Tobacco giant set to fight $23.6bn award for cancer victim’s widow

America’s second biggest cigarette maker has vowed to fight a Florida jury verdict of $23.6bn (£13.8bn) in punitive damages in a case filed by the widow of a smoker who died of lung cancer.

RJ Reynolds Tobacco executive J Jeffery Raborn said the damages awarded to widow Cynthia Robinson by a Pensacola jury are “grossly excessive” and Reynolds will appeal.

But Ms Robinson’s lawyer Christopher Chestnut said the award sends a powerful message to tobacco companies that they “cannot continue to lie... about the addictiveness of and the deadly chemicals in their cigarettes”.

The RJ Reynolds Tobacco Company case is one of thousands filed in Florida after the state supreme court threw out a $145bn (£85.3bn) class action verdict in 2006. That ruling also said smokers and their families needed only prove addiction and that smoking caused their illnesses or deaths.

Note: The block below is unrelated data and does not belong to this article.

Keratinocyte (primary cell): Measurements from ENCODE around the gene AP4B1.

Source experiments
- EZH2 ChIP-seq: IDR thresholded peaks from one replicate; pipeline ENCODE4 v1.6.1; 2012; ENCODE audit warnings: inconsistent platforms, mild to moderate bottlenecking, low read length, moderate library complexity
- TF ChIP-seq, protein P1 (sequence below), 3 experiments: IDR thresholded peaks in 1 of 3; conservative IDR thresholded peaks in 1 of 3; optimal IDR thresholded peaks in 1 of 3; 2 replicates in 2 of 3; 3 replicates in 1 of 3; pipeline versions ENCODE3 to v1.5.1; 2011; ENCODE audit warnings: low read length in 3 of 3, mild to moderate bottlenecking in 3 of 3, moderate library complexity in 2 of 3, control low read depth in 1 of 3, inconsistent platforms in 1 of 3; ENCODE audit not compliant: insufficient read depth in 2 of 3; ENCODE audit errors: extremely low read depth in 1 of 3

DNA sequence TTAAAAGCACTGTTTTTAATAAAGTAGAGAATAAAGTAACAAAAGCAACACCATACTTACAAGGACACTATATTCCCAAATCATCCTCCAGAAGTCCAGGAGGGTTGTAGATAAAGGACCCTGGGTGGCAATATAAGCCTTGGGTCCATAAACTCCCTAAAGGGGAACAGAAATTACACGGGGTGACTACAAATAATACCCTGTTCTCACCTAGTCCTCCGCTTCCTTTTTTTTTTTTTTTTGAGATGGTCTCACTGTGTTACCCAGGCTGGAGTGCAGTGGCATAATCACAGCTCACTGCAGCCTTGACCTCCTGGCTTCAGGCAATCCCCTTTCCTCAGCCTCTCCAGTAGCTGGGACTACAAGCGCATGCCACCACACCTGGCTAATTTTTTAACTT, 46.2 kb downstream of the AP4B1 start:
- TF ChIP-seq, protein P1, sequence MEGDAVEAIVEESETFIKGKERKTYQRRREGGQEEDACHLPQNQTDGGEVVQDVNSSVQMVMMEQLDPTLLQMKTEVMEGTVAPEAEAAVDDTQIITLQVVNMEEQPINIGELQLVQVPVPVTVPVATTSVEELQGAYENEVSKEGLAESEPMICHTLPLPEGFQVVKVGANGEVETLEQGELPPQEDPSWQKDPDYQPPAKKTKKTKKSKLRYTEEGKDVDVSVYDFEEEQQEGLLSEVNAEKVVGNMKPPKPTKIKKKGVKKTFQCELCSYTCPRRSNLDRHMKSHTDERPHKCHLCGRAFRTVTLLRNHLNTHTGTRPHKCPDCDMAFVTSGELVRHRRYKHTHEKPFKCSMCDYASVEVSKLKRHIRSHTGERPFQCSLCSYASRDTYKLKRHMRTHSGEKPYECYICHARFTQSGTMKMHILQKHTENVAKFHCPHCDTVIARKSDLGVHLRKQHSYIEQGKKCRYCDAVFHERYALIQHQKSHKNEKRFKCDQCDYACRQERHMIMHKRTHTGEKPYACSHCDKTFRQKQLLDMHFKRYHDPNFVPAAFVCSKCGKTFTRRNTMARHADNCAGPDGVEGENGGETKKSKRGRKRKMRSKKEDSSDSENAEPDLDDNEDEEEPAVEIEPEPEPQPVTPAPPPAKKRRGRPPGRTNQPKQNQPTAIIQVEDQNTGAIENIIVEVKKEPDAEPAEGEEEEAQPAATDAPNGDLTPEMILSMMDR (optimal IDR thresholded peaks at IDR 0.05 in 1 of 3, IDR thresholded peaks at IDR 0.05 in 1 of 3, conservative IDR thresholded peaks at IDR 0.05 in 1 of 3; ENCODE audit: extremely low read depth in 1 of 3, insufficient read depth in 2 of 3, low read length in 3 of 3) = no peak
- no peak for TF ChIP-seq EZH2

Last year Florida’s highest court re-approved that decision, which made it easier for sick smokers or their survivors to pursue lawsuits against tobacco companies without having to prove that tobacco giants knowingly sold dangerous products.

The damages a Pen sacola jury awarded to Cynthia Robinson after a four-week trial are in addition to $16.8m(£9.8m) in compensatory damages.

Ms Robinson individually sued Reynolds in 2008 on behalf of her late husband, Michael Johnson, who died in 1996. Her lawyers said the punitive damages are the largest of any individual case stemming from the original class action lawsuit and aimed to stop tobacco companies from targeting children and young people.

“If we don’t get a dime, that’s OK, if we can make a difference and save some lives,” said Willie Gary a member of Ms Robinso’s legal team.

“The jury wanted to send a statement that tobacco cannot continue to lie to the American people and the American government about the addictiveness of and the deadly chemicals in their cigarettes,” added Mr Chestnut.

Reynolds’ vice president and assistant general counsel Jeffery Raborn called the Robinson damages “grossly excessive and impermissible under state and constitutional law”.